86
Chapter 3
the evolution of aerobic metabolic pathways greatly increases
the amount of energy available to a cell from glucose catabo-
lism. For example, if a muscle consumed 38 molecules of ATP
during a contraction, this amount of ATP could be supplied
by the breakdown of one molecule of glucose in the pres-
ence of oxygen or 19 molecules of glucose under anaerobic
conditions.
It is important to note, however, that although only two
molecules of ATP are formed per molecule of glucose under
anaerobic conditions, large amounts of ATP can still be sup-
plied by the glycolytic pathway if large amounts of glucose are
broken down to lactate. This is not an effi
cient utilization of
nutrients, but it does permit continued ATP production under
anaerobic conditions, such as occur during intense exercise.
Glycogen Storage
A small amount of glucose can be stored in the body to provide
a reserve supply for use when glucose is not being absorbed
into the blood from the intestinal tract. Recall from Chapter
2 that it is stored as the polysaccharide
glycogen,
mostly in
skeletal muscles and the liver.
Glycogen is synthesized from glucose by the pathway
illustrated in
Figure 3–47
. The enzymes for both glycogen syn-
thesis and glycogen breakdown are located in the cytosol. The
fi rst step in glycogen synthesis, the transfer of phosphate from
a molecule of ATP to glucose, forming glucose 6-phosphate,
is the same as the fi rst step in glycolysis. Thus, glucose
6-phosphate can either be broken down to pyruvate or used
to form glycogen.
As indicated in Figure 3–47, different enzymes are used to
synthesize and break down glycogen. The existence of two path-
ways containing enzymes that are subject to both covalent and
allosteric modulation provides a mechanism for regulating the
fl ow between glucose and glycogen. When an excess of glucose
is available to a liver or muscle cell, the enzymes in the glyco-
gen synthesis pathway are activated, and the enzyme that breaks
down glycogen is simultaneously inhibited. This combination
leads to the net storage of glucose in the form of glycogen.
When less glucose is available, the reverse combination
of enzyme stimulation and inhibition occurs, and net break-
down of glycogen to glucose 6-phosphate (known as
glyco-
genolysis
) ensues. Two paths are available to this glucose
6-phosphate: (1) In most cells, including skeletal muscle, it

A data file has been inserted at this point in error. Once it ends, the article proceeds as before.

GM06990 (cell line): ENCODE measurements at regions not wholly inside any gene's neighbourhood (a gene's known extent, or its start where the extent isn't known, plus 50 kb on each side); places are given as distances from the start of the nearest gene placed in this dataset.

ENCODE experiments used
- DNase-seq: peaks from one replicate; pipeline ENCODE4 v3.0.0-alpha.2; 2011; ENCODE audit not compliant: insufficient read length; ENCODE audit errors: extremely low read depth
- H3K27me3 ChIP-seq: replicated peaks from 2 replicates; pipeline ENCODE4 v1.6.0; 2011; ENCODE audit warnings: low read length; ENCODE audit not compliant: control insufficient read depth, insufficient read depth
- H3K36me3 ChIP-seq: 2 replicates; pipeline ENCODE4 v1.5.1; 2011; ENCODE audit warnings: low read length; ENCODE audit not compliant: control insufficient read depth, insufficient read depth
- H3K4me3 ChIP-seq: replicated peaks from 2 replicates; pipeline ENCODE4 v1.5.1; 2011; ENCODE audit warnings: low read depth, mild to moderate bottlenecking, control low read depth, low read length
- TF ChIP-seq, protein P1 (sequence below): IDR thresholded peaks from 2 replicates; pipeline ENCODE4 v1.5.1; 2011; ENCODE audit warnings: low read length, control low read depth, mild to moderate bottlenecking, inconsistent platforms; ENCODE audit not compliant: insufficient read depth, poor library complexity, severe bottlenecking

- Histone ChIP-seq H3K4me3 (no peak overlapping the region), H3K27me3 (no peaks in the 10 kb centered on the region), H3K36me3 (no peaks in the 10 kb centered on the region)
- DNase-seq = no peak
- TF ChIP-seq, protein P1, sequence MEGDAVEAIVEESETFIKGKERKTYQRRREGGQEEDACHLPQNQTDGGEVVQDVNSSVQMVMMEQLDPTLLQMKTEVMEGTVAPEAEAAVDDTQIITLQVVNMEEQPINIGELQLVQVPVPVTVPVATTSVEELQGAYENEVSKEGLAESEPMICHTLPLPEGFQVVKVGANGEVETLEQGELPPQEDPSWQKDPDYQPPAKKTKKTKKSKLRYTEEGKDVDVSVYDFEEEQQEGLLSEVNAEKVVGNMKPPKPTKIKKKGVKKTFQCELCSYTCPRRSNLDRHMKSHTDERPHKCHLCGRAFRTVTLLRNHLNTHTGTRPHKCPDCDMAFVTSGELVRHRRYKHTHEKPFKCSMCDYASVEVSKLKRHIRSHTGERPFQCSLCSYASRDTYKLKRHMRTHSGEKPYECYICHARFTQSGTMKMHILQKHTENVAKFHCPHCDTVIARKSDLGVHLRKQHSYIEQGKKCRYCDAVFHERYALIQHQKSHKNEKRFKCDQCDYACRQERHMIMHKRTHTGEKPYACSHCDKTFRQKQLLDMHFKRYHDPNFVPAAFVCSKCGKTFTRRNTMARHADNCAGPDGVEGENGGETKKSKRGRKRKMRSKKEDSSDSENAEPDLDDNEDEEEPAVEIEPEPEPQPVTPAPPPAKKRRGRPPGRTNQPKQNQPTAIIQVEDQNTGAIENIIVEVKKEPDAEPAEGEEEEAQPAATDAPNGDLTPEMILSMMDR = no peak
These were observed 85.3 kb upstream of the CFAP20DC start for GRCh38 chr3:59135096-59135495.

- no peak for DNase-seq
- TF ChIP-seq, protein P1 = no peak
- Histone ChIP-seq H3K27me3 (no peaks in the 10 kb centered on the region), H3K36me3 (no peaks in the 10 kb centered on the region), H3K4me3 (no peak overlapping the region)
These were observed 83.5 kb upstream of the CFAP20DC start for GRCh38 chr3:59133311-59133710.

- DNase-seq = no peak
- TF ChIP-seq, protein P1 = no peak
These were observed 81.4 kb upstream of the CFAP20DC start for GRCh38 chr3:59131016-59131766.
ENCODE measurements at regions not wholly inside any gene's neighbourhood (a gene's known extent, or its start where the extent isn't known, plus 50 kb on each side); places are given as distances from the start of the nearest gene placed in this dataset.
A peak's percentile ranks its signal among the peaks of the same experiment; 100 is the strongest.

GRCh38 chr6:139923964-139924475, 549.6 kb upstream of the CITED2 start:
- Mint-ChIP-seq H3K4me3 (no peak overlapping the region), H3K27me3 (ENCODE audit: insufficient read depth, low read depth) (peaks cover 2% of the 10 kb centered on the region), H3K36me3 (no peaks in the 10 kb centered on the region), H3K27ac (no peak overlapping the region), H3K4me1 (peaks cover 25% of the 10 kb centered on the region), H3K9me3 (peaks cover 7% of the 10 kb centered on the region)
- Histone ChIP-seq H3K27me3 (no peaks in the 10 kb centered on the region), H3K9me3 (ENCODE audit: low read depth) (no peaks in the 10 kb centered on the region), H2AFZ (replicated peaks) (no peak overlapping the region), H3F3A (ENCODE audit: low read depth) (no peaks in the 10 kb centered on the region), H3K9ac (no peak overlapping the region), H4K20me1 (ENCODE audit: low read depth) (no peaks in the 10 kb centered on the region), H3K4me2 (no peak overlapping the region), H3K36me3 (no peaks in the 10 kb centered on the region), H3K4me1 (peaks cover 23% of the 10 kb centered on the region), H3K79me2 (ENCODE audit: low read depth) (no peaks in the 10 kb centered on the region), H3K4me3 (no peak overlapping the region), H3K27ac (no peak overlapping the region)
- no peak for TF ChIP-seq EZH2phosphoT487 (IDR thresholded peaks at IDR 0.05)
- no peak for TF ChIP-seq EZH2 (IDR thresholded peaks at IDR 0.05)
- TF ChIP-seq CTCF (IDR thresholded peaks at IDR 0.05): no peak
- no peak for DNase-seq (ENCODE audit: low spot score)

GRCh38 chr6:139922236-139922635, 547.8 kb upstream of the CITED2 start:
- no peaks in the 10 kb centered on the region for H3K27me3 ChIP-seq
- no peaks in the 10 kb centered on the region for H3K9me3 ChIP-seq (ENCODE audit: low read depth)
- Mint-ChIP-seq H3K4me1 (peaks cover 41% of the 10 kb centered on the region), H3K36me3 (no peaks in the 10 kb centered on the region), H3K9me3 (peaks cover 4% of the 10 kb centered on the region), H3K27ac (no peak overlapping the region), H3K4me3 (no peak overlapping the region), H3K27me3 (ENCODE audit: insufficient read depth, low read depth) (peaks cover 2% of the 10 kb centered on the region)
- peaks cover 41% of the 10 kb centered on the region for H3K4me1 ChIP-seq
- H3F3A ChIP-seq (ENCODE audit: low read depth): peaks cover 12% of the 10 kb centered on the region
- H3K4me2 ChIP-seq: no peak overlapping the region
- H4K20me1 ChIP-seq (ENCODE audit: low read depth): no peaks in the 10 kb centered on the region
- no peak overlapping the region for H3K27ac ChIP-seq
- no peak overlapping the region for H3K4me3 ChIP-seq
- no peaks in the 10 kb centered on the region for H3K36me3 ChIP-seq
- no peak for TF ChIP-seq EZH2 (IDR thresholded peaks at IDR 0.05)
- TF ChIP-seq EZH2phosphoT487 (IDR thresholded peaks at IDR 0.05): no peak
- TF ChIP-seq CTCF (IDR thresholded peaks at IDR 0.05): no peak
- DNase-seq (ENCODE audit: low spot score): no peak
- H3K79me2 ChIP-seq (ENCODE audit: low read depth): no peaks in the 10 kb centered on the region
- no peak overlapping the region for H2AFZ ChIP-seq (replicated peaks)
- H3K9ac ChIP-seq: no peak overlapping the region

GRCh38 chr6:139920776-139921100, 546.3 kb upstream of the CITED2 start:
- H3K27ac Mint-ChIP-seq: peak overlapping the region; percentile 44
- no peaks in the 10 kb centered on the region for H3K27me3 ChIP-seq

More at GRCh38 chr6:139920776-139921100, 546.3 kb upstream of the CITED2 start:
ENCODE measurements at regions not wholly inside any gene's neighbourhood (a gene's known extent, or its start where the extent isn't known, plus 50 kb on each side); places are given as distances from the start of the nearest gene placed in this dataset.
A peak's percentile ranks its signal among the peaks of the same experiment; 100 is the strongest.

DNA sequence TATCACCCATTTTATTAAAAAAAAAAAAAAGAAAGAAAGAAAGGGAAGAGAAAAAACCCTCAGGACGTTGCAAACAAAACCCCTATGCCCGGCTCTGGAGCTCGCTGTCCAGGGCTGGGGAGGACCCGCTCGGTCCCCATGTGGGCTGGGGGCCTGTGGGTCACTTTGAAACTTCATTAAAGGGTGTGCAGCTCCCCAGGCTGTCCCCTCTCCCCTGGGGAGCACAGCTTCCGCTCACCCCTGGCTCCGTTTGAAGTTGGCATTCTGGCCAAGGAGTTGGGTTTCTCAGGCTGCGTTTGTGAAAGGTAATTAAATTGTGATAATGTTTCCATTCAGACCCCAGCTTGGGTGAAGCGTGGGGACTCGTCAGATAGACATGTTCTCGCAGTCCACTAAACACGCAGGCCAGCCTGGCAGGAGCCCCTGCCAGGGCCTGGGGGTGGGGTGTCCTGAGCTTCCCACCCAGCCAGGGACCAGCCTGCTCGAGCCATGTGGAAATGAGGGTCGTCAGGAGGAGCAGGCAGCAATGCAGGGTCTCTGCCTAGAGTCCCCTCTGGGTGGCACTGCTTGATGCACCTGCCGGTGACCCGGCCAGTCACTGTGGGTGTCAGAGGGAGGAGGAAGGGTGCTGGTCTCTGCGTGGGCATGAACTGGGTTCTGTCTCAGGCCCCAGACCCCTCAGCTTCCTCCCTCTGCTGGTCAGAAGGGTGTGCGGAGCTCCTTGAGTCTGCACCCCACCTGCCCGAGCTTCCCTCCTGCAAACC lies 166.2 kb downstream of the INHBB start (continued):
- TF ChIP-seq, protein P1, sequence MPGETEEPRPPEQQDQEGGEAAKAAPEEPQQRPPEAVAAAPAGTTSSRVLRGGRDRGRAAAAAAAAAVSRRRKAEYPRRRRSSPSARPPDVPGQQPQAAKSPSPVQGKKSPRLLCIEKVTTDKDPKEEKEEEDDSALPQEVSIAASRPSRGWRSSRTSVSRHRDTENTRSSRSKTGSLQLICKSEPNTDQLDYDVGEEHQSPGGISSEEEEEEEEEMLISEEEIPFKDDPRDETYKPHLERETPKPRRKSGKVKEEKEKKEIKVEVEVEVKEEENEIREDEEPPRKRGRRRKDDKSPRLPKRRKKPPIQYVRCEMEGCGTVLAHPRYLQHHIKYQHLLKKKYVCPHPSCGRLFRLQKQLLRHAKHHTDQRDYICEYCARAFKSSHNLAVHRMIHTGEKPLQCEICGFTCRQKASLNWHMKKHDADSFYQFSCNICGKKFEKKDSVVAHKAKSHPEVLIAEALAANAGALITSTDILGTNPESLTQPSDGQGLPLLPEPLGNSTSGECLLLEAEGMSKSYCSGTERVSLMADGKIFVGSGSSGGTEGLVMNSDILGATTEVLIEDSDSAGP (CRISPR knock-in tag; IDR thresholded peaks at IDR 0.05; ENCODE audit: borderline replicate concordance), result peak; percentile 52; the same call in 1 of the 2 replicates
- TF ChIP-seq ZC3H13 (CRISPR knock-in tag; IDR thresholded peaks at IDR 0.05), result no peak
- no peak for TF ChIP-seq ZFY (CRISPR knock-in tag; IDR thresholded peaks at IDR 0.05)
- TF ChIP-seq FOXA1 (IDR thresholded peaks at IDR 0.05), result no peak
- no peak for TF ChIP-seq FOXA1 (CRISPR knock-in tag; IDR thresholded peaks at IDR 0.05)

enters the glycolytic pathway where it is catabolized to pro-
vide the energy for ATP formation; (2) in liver (and kidney)
cells, glucose 6-phosphate can be converted to free glucose by
removal of the phosphate group, and the glucose is then able
to pass out of the cell into the blood to fuel other cells.
Glucose Synthesis
In addition to being formed in the liver from the breakdown of
glycogen, glucose can be synthesized in the liver and kidneys
from intermediates derived from the catabolism of glycerol (a
so-called sugar alcohol) and some amino acids. This process of
generating new molecules of glucose from noncarbohydrate pre-
cursors is known as
gluconeogenesis.
The major substrate in
gluconeogenesis is pyruvate, formed from lactate and from sev-
eral amino acids during protein breakdown. In addition, glycerol
derived from the hydrolysis of triglycerides can be converted into
glucose via a pathway that does not involve pyruvate.
The pathway for gluconeogenesis in the liver and kid-
neys (
Figure 3–48
) makes use of many but not all of the
enzymes used in glycolysis because most of these reactions
are reversible. However, reactions 1, 3, and 10 (see Figure
3–41) are irreversible, and additional enzymes are required,
therefore, to form glucose from pyruvate. Pyruvate is con-
verted to phosphoenolpyruvate by a series of mitochondrial
reactions in which CO
2
is added to pyruvate to form the four-
carbon Krebs-cycle intermediate oxaloacetate. An additional
series of reactions leads to the transfer of a four-carbon inter-
mediate derived from oxaloacetate out of the mitochondria
and its conversion to phosphoenolpyruvate in the cytosol.
Phosphoenolpyruvate then reverses the steps of glycolysis back
to the level of reaction 3, in which a different enzyme from
that used in glycolysis is required to convert fructose 1,6-
bisphosphate to fructose 6-phosphate. From this point on, the
reactions are again reversible, leading to glucose 6-phosphate,
which can be converted to glucose in the liver and kidneys or
stored as glycogen. Because energy in the form of heat and
ATP generation is released during the glycolytic breakdown
of glucose to pyruvate, energy must be added to reverse this
pathway. A total of six ATP are consumed in the reactions of
gluconeogenesis per molecule of glucose formed.
Many of the same enzymes are used in glycolysis and
gluconeogenesis, so the question arises: What controls the
direction of the reactions in these pathways? What conditions
determine whether glucose is broken down to pyruvate or
whether pyruvate is converted into glucose? The answer lies in
Glucose 6-phosphate
Pyruvate
(all tissues)
(liver and
kidneys)
Glucose
P
i
P
i
Glycogen
Figure 3–47
Pathways for glycogen synthesis and breakdown. Each bowed
arrow indicates one or more irreversible reactions that requires
different enzymes to catalyze the reaction in the forward and reverse
directions.
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